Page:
Oil & Water: Enbridge Pledges To Prevent Pipeline Spills

Local newspaper covers expansion and how the company says it will avoid a repeat of Michigan disaster.




3 minute read

Line 61 tar sands oil pipeline crossing the St. Croix River headwaters map
Read St. Croix 360’s original article about the pipeline expansion.

Following St. Croix 360’s article last October about the expansion of Line 61, an oil pipeline which crosses the St. Croix River headwaters, the Sawyer County Record has published a lengthy article by reporter Frank Zufall about the project.

The story largely focuses on a new pumping station built near Stone Lake, Wisconsin:

Those driving at night on Highway 27 south of County Highway K in the Town of Sand Lake, just north of Stone Lake, can’t help but notice to the west, between Rays and Metcalf roads, an open field in the distance lit up like a Friday night football arena.

Under construction is one of the 12 new pumping stations scattered across Wisconsin and northern Illinois that will allow Enbridge Energy to increase the capacity of its Line 61 pipeline that runs diagonally across the state.

When completed, the Sawyer County station will feature an Xcel Energy substation 100 yards from two buildings where electronic switches and small computers will control four mammoth pumps, each the size of a Volkswagen Beetle. Each of the pumps is turned over by a 6,000-horsepower motor, and under each pump/motor lies a vertical concrete footing the size of small house buried eight feet in the soil.

The pumps, motors, concrete, piping and substation are all designed to move Canadian tar sands and North Dakota Bakken crude oil along the 42-inch Line 61, one of four Enbridge pipelines buried near the Arrowhead to Weston easement of the high power transmission line. They will boost the pressure on the crude and send it back down the line to the next new pumping station near Ladysmith.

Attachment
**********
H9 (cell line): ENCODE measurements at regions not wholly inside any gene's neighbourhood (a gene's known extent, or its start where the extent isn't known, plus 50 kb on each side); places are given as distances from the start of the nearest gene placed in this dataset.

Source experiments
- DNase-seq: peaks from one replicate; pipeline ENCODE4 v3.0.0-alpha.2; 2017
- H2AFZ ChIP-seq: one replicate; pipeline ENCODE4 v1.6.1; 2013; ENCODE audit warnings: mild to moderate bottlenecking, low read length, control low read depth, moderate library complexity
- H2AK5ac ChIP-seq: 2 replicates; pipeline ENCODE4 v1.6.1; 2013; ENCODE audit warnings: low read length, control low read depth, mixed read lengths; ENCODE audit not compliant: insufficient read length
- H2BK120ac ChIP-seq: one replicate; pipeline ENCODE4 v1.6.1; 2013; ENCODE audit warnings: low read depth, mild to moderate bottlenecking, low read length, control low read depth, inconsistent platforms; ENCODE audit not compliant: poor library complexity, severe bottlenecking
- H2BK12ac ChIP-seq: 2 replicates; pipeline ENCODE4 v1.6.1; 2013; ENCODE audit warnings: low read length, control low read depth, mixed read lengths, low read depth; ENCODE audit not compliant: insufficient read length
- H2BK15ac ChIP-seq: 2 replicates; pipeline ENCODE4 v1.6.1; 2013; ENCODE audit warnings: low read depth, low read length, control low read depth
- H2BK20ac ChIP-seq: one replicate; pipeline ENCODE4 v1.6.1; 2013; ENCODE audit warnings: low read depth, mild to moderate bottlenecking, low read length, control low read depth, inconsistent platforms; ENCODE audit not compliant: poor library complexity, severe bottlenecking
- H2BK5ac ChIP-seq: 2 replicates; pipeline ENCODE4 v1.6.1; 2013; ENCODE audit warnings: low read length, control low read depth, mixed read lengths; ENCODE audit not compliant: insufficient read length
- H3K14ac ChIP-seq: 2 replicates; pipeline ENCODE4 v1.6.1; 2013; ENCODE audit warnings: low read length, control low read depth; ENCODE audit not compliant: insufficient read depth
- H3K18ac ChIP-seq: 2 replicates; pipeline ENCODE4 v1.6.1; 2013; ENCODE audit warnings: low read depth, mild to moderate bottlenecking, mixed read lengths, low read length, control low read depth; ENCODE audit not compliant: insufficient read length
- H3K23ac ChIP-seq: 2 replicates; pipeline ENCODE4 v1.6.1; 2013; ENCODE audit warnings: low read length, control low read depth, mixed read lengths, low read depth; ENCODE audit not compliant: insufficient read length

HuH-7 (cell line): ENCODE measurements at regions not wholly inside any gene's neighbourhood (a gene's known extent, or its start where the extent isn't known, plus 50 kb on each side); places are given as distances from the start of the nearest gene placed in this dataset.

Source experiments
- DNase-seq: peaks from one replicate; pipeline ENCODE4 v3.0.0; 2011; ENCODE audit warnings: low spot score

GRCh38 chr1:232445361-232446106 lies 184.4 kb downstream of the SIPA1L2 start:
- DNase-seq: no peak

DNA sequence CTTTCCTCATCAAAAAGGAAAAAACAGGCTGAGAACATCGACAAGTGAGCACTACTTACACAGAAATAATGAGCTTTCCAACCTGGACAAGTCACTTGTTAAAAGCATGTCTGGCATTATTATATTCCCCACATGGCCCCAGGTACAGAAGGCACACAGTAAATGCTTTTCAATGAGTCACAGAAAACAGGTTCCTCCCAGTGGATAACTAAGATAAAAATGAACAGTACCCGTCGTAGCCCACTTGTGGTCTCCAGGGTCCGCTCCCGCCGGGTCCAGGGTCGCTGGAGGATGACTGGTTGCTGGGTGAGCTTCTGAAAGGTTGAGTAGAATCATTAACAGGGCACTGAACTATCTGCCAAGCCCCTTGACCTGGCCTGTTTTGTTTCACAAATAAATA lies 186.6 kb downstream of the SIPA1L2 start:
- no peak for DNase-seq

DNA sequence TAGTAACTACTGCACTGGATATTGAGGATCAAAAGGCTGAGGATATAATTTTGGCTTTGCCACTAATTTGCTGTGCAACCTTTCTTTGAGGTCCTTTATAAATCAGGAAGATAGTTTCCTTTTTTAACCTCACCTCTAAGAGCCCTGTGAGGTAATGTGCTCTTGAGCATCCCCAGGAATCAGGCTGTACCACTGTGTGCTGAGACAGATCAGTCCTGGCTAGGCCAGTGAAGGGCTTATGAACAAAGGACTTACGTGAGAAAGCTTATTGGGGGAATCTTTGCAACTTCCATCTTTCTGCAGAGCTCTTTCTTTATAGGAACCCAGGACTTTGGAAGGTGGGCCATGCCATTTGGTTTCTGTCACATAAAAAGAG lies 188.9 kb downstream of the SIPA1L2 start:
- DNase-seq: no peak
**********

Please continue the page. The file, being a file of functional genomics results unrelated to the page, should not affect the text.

It’s all part of Enbridge’s plan to increase from the current 570,000 barrels a day up to 1.2 million barrels of oil per day that flow beneath the county from Superior to the terminal in Flanagan, Illinois.

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Responding to concerns about the risk of an oil spill similar to the 2010 incident in Michigan’s Kalamazoo River that has been called the worst inland spill in American history, Enbridge employees pointed out numerous precautions taken during the upgrade to prevent it from happening again. The 17-hour spill contaminated 36 miles of river and forced authorities to close access for two years.

Precautions include sensors that let Enbridge staff at its Edmonton, Alberta facility to monitor bearings in the motors, lined retaining ponds designed to contain up to 30 minutes of spilled oil, and remote tools which travel through the pipeline to scan for weakness in the metal. Valves can be shut down from Edmonton within 10 minutes of spill detection, and welds are inspected with x-rays.  The larger number of pumping stations necessary to increase the pipeline’s capacity will also give the company more meters to measure flow and detect problems.